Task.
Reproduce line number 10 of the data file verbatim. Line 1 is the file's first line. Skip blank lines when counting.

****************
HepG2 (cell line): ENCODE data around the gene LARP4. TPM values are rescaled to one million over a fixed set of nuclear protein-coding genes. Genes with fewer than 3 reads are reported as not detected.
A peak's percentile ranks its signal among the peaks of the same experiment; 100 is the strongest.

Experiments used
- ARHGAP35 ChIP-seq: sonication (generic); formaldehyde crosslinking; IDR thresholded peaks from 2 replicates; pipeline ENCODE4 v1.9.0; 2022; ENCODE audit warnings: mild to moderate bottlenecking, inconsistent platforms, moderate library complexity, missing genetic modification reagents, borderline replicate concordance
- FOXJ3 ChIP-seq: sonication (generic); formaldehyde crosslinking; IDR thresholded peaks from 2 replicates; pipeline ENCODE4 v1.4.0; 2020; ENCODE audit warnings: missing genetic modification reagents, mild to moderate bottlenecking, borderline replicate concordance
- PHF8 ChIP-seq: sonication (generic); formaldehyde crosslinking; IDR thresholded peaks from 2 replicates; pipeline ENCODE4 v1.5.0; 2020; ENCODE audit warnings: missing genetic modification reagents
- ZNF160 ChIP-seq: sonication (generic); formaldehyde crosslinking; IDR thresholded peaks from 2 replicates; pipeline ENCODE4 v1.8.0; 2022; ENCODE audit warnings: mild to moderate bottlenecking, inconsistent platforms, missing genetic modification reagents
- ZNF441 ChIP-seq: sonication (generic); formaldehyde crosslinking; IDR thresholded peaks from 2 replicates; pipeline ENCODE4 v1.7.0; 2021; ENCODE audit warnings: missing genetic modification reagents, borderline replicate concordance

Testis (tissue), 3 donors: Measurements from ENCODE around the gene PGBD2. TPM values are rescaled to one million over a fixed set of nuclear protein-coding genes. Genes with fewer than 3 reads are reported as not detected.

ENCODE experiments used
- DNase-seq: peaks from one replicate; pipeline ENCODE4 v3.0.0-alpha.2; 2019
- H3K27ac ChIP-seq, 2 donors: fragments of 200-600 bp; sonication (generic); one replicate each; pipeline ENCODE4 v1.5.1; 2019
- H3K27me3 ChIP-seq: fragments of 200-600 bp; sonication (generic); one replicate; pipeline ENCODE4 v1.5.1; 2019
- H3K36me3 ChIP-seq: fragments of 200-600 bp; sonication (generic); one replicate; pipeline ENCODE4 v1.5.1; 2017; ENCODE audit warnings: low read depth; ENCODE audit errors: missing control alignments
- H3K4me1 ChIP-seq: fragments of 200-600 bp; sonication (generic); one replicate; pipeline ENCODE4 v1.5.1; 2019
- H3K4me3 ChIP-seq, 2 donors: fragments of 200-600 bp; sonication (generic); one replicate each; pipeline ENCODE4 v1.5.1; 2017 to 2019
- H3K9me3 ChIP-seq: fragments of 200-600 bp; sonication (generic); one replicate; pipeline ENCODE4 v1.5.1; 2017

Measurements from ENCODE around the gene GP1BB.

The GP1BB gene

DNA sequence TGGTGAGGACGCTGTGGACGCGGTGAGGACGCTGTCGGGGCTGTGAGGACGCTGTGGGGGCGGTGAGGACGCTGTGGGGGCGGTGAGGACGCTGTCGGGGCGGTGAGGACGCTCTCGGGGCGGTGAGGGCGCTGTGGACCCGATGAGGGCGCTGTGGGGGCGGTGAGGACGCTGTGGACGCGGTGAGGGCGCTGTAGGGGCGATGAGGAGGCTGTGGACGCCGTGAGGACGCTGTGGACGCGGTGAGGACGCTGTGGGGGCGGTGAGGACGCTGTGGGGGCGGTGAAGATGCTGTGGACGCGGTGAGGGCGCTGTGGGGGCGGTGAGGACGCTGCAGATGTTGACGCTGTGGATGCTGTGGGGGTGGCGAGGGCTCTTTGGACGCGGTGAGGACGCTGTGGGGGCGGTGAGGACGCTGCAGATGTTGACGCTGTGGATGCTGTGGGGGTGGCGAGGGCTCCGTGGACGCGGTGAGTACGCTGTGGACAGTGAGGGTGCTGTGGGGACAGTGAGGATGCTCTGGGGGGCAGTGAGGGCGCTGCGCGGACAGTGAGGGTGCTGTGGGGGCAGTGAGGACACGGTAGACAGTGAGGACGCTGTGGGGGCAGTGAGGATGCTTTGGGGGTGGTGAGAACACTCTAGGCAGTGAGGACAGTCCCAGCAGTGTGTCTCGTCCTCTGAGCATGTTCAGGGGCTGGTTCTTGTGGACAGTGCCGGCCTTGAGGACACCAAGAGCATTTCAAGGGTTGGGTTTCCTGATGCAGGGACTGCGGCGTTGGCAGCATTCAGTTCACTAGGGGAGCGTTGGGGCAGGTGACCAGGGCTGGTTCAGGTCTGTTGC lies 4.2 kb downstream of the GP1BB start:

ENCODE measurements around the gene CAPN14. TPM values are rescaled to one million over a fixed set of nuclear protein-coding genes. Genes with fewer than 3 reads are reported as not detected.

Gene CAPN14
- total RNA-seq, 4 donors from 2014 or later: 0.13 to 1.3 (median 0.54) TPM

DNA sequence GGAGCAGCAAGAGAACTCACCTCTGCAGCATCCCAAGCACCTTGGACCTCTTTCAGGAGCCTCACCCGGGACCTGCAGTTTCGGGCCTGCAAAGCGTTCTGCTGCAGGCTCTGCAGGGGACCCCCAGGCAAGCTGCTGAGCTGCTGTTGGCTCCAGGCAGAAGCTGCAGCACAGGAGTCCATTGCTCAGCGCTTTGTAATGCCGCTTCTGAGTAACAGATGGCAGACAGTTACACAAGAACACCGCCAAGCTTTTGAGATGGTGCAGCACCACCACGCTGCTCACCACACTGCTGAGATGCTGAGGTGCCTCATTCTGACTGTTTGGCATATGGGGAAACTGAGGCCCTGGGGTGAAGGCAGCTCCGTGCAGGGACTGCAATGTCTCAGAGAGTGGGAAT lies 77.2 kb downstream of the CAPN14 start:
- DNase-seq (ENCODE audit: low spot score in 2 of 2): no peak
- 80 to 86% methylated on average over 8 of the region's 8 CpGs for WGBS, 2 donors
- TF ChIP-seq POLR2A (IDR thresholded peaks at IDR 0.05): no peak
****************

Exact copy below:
ENCODE experiments used